Bladder exercises help to decrease leakage and control bladder urgency. Bladder exercises are performed using muscles inside the pelvis known as pelvic floor muscles. These muscles are located in and around the area where you sit.
Read on now to learn:
- What is incontinence?
- Causes of incontinence
- Are bladder exercises effective?
- How do bladder exercises work?
- Physiotherapist guidelines for bladder exercises
- Download Bladder Exercises as a user friendly PDF download
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What is Incontinence?
Urinary incontinence is a common condition with 1 in 3 women who have ever had a baby experiencing this problem. Urinary incontinence is the involuntary loss of urine (bladder leakage). Some women with mild incontinence leak small amounts of urine occasionally, whereas others with more severe incontinence experience daily bladder leakage and need to wear pads and/or change their underwear frequently.
Bladder exercises are most commonly prescribed for two types of urinary incontinence:
Stress Urinary Incontinence
The most common type of incontinence in women is called stress urinary incontinence. Stress incontinence is bladder leakage with exertion or increased pressure on the bladder for example with a cough, sneeze or with high impact exercises such as jogging. Stress incontinence is most prevalent on its own in younger women and women going through menopause (peri menopausal).
Urge Urinary Incontinence
Urge urinary incontinence is the leakage of urine associated with a strong urge to empty the bladder and the inability to reach the toilet to prevent leakage. Mature women are most likely to experience a mixed pattern of stress incontinence and urge urinary incontinence.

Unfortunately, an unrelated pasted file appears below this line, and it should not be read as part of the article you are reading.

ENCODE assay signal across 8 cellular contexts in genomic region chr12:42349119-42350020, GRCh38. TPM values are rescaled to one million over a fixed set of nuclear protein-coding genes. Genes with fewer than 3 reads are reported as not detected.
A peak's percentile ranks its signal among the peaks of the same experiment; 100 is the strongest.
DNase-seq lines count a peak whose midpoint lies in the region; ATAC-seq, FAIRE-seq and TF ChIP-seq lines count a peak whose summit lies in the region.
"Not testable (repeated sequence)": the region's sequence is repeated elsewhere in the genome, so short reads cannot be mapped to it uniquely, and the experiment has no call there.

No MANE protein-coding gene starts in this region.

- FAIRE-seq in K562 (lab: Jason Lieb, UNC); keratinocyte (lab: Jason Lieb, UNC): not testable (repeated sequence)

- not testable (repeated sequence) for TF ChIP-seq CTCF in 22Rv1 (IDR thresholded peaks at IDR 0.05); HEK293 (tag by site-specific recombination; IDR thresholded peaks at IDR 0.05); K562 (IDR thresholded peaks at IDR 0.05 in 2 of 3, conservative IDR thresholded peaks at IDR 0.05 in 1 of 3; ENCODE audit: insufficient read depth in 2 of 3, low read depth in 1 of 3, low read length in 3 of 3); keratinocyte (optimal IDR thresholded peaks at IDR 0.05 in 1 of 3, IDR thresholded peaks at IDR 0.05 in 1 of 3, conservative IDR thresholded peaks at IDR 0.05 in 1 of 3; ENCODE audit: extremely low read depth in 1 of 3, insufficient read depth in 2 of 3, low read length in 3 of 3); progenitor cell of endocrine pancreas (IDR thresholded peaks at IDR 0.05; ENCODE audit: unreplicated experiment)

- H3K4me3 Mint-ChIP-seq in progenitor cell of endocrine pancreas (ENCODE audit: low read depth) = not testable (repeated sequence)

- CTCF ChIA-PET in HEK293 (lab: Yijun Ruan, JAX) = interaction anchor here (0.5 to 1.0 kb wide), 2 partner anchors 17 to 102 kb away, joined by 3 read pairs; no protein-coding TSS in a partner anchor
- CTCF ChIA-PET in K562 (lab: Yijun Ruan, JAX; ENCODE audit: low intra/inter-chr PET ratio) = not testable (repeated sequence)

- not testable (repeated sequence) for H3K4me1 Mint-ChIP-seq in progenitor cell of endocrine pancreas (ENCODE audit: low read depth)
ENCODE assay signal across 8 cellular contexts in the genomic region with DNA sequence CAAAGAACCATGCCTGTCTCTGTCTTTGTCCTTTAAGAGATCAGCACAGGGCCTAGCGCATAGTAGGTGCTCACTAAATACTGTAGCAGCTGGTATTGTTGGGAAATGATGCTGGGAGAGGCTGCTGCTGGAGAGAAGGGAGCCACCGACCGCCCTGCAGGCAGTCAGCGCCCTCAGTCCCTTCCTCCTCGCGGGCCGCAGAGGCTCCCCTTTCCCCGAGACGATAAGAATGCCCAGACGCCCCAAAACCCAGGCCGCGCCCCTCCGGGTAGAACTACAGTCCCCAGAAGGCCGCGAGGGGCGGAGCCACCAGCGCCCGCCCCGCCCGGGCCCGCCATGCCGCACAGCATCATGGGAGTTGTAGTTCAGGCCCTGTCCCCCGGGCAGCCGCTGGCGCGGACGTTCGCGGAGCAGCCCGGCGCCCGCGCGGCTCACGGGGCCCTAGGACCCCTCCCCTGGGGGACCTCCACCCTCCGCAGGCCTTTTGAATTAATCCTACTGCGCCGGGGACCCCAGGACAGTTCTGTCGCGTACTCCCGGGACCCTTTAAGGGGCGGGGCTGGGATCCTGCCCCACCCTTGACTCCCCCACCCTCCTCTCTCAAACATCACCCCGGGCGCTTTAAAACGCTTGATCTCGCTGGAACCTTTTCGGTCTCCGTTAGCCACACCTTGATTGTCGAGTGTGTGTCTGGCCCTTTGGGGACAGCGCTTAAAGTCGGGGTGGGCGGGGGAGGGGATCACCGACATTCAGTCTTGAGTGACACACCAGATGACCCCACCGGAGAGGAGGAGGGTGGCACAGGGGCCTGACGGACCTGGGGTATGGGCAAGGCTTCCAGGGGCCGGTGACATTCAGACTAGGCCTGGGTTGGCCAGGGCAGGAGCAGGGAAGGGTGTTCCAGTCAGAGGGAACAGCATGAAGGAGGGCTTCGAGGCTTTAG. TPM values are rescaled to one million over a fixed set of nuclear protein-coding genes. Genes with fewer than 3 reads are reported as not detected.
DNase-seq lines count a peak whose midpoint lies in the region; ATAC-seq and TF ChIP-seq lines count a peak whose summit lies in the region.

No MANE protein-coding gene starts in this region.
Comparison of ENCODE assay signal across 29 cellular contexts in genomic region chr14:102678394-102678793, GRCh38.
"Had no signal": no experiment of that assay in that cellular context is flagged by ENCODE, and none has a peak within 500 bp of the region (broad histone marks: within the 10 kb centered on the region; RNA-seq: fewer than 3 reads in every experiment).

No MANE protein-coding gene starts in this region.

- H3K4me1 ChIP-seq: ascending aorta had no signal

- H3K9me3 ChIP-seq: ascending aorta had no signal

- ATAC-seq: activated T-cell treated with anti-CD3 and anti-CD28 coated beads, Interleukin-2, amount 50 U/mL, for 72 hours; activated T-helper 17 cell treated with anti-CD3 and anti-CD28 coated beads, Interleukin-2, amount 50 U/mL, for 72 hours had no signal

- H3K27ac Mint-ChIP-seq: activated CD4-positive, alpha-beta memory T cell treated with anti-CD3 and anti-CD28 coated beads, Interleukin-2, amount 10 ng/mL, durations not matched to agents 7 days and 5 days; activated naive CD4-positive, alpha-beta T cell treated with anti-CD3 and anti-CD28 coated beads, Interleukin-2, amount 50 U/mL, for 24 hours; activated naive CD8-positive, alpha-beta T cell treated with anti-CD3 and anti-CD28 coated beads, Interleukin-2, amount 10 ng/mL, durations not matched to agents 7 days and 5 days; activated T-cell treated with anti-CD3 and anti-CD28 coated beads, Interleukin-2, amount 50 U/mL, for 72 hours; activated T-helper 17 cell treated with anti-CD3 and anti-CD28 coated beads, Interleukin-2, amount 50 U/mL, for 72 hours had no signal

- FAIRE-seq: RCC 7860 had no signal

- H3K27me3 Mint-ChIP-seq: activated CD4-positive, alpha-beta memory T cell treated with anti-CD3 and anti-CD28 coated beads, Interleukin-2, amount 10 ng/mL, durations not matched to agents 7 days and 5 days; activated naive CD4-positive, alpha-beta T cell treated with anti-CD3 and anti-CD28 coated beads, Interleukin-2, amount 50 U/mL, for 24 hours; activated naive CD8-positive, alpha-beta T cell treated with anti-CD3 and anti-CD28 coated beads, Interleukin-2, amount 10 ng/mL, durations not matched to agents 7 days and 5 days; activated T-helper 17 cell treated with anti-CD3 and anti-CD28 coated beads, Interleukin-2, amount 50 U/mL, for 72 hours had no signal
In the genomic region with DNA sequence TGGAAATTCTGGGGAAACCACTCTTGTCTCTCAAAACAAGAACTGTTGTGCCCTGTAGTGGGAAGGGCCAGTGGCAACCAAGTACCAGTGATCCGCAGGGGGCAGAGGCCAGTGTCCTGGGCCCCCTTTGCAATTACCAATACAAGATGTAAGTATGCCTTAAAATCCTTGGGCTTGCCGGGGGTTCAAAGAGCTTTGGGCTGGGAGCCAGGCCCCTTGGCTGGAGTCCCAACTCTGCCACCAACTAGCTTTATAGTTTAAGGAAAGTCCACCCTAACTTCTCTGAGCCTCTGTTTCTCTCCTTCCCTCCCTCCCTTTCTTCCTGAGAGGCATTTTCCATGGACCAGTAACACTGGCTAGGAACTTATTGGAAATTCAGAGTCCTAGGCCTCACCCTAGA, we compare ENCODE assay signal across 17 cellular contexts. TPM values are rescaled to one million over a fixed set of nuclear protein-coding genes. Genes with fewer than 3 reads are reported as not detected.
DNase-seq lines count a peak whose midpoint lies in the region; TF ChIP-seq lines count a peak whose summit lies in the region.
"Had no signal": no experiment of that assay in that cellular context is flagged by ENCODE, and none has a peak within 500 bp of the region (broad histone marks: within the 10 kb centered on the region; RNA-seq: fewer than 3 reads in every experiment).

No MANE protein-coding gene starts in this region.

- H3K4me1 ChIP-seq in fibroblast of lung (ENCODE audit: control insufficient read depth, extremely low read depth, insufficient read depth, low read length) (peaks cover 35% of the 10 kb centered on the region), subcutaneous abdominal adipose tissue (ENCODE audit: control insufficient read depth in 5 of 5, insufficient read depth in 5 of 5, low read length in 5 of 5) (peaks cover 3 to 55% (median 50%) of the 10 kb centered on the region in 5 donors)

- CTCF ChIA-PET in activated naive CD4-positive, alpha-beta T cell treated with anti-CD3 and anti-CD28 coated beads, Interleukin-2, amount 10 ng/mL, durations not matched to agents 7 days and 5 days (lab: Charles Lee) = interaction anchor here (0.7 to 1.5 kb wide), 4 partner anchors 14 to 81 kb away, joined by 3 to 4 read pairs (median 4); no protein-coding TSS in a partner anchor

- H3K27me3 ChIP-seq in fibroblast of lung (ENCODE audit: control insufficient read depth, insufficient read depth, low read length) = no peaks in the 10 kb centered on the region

Bladder exercises for urgency should be accompanied by urge control techniques. To reduce and overcome bladder urgency, try to incorporate bladder control training with the following bladder exercises.
Are Bladder Control Exercises Effective?
Yes, the highest quality scientific studies have shown that exercises for incontinence (pelvic floor exercises) can reduce and/or cure stress incontinence in women. Pelvic floor exercise is now recommended as the first line of intervention for treating stress incontinence before surgery is considered.
Treatment of urge incontinence treatment with bladder control exercise has not yet been proven effective in the research. Women can often train their pelvic floor muscles to overcome the strong urge to empty the bladder. Bladder control exercises are frequently prescribed to treat urge incontinence in clinical physiotherapy.
How do Bladder Exercises help?
Bladder exercises for better control work in two ways:
- Pelvic exercises improved the support and stiffness of the pelvic floor muscles. This increases the height of the bladder and the closing pressure of the urine tube (urethra).
- ‘The Knack’ is a special bladder control exercise technique that lifts the pelvic floor supports and helps to effectively prevent or reduce bladder leakage with increased pressure e.g. sneeze or cough. This technique is outlined further in this article.